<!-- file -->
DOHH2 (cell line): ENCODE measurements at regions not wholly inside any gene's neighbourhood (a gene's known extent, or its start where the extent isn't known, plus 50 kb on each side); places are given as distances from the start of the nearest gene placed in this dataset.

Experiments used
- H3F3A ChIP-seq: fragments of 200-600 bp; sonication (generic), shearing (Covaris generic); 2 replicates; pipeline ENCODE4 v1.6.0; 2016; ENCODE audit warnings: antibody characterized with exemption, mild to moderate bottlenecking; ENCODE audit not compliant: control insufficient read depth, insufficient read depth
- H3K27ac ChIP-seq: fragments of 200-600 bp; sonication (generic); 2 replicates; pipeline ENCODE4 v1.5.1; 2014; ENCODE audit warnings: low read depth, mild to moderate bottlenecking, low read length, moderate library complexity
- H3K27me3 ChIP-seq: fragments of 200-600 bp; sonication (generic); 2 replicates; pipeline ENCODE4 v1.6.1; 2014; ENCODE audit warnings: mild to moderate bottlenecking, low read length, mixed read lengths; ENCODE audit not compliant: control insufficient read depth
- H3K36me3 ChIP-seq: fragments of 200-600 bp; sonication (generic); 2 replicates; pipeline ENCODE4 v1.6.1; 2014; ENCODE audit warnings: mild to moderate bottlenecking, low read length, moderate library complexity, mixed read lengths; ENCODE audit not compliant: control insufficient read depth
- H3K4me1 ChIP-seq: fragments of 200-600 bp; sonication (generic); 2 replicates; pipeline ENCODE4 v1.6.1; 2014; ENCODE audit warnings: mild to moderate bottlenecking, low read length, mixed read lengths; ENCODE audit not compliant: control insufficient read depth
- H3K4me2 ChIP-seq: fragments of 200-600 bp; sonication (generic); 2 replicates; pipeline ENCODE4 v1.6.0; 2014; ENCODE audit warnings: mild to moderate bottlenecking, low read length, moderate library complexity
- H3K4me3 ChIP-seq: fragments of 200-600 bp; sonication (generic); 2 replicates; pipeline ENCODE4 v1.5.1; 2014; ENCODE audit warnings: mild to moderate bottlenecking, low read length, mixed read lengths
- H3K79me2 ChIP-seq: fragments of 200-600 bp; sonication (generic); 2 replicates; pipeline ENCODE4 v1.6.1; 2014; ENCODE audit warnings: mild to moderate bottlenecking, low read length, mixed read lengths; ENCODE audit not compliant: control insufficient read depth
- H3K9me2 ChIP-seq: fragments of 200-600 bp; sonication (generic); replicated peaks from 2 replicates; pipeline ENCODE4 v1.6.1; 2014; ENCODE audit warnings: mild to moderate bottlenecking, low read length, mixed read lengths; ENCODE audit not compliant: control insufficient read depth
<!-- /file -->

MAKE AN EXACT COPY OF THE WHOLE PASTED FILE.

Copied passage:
DOHH2 (cell line): ENCODE measurements at regions not wholly inside any gene's neighbourhood (a gene's known extent, or its start where the extent isn't known, plus 50 kb on each side); places are given as distances from the start of the nearest gene placed in this dataset.

Experiments used
- H3F3A ChIP-seq: fragments of 200-600 bp; sonication (generic), shearing (Covaris generic); 2 replicates; pipeline ENCODE4 v1.6.0; 2016; ENCODE audit warnings: antibody characterized with exemption, mild to moderate bottlenecking; ENCODE audit not compliant: control insufficient read depth, insufficient read depth
- H3K27ac ChIP-seq: fragments of 200-600 bp; sonication (generic); 2 replicates; pipeline ENCODE4 v1.5.1; 2014; ENCODE audit warnings: low read depth, mild to moderate bottlenecking, low read length, moderate library complexity
- H3K27me3 ChIP-seq: fragments of 200-600 bp; sonication (generic); 2 replicates; pipeline ENCODE4 v1.6.1; 2014; ENCODE audit warnings: mild to moderate bottlenecking, low read length, mixed read lengths; ENCODE audit not compliant: control insufficient read depth
- H3K36me3 ChIP-seq: fragments of 200-600 bp; sonication (generic); 2 replicates; pipeline ENCODE4 v1.6.1; 2014; ENCODE audit warnings: mild to moderate bottlenecking, low read length, moderate library complexity, mixed read lengths; ENCODE audit not compliant: control insufficient read depth
- H3K4me1 ChIP-seq: fragments of 200-600 bp; sonication (generic); 2 replicates; pipeline ENCODE4 v1.6.1; 2014; ENCODE audit warnings: mild to moderate bottlenecking, low read length, mixed read lengths; ENCODE audit not compliant: control insufficient read depth
- H3K4me2 ChIP-seq: fragments of 200-600 bp; sonication (generic); 2 replicates; pipeline ENCODE4 v1.6.0; 2014; ENCODE audit warnings: mild to moderate bottlenecking, low read length, moderate library complexity
- H3K4me3 ChIP-seq: fragments of 200-600 bp; sonication (generic); 2 replicates; pipeline ENCODE4 v1.5.1; 2014; ENCODE audit warnings: mild to moderate bottlenecking, low read length, mixed read lengths
- H3K79me2 ChIP-seq: fragments of 200-600 bp; sonication (generic); 2 replicates; pipeline ENCODE4 v1.6.1; 2014; ENCODE audit warnings: mild to moderate bottlenecking, low read length, mixed read lengths; ENCODE audit not compliant: control insufficient read depth
- H3K9me2 ChIP-seq: fragments of 200-600 bp; sonication (generic); replicated peaks from 2 replicates; pipeline ENCODE4 v1.6.1; 2014; ENCODE audit warnings: mild to moderate bottlenecking, low read length, mixed read lengths; ENCODE audit not compliant: control insufficient read depth